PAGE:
the miscellaneous tidbits: saathii is a site that gives you hoards of organisations contacts as well as which area they primarily work in. unifem sometimes has posters in regional languages. UNAIDS has this list of resources as well. i dont know if this one will help, but its supposed to be mtv's effort.


Saturday, November 19, 2005

the story of his love

he smiled. It was the sort of smile that reminded you of a deep breath - the instant it slowly uncoiled across his face, you knew it was a harbinger. it would lead to something….she watched him, catching her breath in anticipation and wonder. what story would this be?

with a sigh like an opening quote, he started his story. it was to become His Story. The Story of His Life. and funnily enough, it was all about something he didn’t even have. he spoke long and lyrically of love that he had felt. of how he had martyred himself - sacrificed his career, his peace of mind, and generally strained every sinew of heart and mind to keep the love of his life happy. the listener heard his words with growing horror. a quiet shudder shook her and she crouched lower.

fortunately, he was too absorbed in His Story to notice the revulsion creeping into her face or the stiffening of her body. her unresponsive silence became the muted scream of the person that he had “loved”. she could identify with the suffocation of the object of his cloying affection.

he droned on about how he was finally betrayed by her – how she had jilted him and walked out of their relationship. the listener breathed easier and cheered her unmet sister – you had to feel relieved for anyone who had escaped such a loving, suffocating trap.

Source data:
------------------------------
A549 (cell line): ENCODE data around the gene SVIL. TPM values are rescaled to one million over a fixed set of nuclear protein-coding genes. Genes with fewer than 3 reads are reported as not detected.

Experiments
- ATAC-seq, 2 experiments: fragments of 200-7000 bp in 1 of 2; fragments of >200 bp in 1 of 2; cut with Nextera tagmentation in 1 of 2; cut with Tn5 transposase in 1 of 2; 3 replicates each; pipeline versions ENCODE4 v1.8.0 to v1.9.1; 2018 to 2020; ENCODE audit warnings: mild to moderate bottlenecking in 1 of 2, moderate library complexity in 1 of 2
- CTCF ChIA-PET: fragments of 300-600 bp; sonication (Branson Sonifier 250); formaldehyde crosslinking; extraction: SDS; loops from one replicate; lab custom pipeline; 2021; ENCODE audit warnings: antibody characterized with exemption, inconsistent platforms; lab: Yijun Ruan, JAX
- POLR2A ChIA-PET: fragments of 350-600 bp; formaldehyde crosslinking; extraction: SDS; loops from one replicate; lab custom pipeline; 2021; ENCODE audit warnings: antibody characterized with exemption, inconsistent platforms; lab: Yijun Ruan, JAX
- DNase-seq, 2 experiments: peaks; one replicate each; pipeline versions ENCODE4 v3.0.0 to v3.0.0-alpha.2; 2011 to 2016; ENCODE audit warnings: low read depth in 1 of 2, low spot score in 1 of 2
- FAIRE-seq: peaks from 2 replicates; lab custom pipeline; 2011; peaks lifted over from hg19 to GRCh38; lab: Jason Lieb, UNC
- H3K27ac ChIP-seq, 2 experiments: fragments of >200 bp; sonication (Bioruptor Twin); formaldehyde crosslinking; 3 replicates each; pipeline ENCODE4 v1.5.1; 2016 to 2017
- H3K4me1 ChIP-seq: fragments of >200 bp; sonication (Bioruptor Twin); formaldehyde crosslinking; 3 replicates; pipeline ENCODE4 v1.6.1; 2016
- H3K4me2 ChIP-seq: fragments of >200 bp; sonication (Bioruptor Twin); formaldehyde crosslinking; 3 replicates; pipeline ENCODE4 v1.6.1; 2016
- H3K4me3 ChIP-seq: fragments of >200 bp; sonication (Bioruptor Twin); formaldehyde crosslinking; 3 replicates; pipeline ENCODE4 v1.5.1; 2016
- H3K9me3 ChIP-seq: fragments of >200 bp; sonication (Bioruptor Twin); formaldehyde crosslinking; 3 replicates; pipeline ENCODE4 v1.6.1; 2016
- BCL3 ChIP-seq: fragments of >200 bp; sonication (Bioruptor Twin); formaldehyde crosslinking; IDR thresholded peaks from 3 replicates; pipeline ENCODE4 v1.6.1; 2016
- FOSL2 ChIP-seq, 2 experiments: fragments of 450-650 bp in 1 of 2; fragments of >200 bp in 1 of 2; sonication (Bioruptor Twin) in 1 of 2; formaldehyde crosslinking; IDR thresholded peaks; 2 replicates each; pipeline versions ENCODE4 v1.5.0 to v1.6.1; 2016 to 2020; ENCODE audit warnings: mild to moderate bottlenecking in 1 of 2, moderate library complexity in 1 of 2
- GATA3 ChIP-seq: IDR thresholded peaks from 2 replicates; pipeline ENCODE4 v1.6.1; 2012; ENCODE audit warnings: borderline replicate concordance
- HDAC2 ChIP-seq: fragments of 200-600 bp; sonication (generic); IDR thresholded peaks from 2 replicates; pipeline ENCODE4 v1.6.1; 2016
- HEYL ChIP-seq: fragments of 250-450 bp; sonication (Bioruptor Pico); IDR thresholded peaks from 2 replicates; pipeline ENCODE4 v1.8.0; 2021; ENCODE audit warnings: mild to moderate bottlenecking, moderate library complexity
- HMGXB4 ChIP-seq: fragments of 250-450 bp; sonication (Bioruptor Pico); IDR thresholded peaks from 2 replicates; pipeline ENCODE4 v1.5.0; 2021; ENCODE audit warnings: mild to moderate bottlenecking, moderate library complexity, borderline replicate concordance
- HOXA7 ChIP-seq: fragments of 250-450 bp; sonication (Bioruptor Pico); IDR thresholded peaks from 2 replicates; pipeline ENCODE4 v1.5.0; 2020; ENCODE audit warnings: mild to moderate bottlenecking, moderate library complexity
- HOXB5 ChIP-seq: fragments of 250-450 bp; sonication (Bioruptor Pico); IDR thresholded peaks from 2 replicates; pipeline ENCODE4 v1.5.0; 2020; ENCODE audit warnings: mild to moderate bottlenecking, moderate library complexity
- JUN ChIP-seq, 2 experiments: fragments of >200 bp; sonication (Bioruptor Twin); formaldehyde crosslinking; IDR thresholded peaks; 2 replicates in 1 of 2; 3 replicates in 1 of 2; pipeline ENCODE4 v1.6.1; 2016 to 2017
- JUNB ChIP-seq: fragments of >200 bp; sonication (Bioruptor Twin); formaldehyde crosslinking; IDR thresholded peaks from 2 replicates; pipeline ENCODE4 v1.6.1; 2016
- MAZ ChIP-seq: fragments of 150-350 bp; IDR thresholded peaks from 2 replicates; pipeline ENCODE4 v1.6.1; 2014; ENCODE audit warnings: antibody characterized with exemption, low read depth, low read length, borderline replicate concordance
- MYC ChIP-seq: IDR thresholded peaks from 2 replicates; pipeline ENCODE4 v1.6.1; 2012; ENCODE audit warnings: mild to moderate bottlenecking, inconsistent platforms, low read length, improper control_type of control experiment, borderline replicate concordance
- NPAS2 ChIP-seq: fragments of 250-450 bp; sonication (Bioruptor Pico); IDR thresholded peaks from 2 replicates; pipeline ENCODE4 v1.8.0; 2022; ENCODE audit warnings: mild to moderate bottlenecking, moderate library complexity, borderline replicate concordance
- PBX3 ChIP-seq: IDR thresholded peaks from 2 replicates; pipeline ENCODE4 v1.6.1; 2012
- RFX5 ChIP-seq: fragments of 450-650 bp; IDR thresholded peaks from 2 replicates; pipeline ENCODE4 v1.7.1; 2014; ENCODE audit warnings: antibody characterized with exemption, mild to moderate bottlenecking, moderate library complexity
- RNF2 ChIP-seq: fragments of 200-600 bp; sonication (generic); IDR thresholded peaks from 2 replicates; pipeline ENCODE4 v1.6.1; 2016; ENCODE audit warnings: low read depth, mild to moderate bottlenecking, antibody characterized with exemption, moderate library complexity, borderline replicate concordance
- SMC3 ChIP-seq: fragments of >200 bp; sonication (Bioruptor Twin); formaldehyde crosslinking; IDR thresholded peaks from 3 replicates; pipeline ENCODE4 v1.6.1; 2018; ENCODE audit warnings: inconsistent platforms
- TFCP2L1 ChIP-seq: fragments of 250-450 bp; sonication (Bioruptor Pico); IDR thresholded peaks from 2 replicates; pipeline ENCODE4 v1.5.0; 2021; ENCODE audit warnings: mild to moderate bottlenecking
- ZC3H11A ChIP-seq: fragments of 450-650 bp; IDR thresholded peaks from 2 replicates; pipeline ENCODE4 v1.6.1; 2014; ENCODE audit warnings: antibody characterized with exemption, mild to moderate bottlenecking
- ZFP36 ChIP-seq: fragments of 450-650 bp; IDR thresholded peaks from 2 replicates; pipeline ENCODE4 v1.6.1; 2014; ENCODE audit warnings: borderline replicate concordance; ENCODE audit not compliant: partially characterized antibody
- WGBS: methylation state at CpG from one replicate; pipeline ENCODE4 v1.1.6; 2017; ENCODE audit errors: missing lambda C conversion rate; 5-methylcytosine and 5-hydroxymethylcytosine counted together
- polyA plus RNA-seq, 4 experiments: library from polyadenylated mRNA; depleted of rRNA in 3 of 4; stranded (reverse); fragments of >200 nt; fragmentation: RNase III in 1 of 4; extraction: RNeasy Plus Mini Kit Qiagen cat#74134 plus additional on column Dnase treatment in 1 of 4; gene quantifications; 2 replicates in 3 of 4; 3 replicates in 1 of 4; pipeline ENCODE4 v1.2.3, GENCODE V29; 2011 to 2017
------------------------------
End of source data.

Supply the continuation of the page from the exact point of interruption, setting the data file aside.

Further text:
as she watched the woman leave his life with growing joy, he too slowly withdrew from the past and with ill grace limped into the present, glowering like a sulky child. “I did everything for her! What more could she expect of me?” he demanded querulously. a little spirit, fewer shackles, some breathing space? she wondered which her fellowmate would have chosen, the poor woman.

she supposed she should feel sorry for him – he did mean well…. and he certainly wasn’t the only one to reduce love from its powerful magnificence to a maudlin, snivelling sentiment that seeped into your body to weaken spine and spirit. but the concept horrified her too much right then for her to feel charitable. she removed herself to the opposite end of the crowded room as quickly as politeness would let her. and there, slowly recovering warmth and spirit, she saw another person go up to him and sit beside him.

turning to meet the newcomer, he smiled and sighed.


Friday, November 18, 2005

loafer speak

hi! the penny has indeed returned. and here's the last of my gems from SA - this i heard on a radio show and thought it priceless:

'tis the early worm that gets eaten.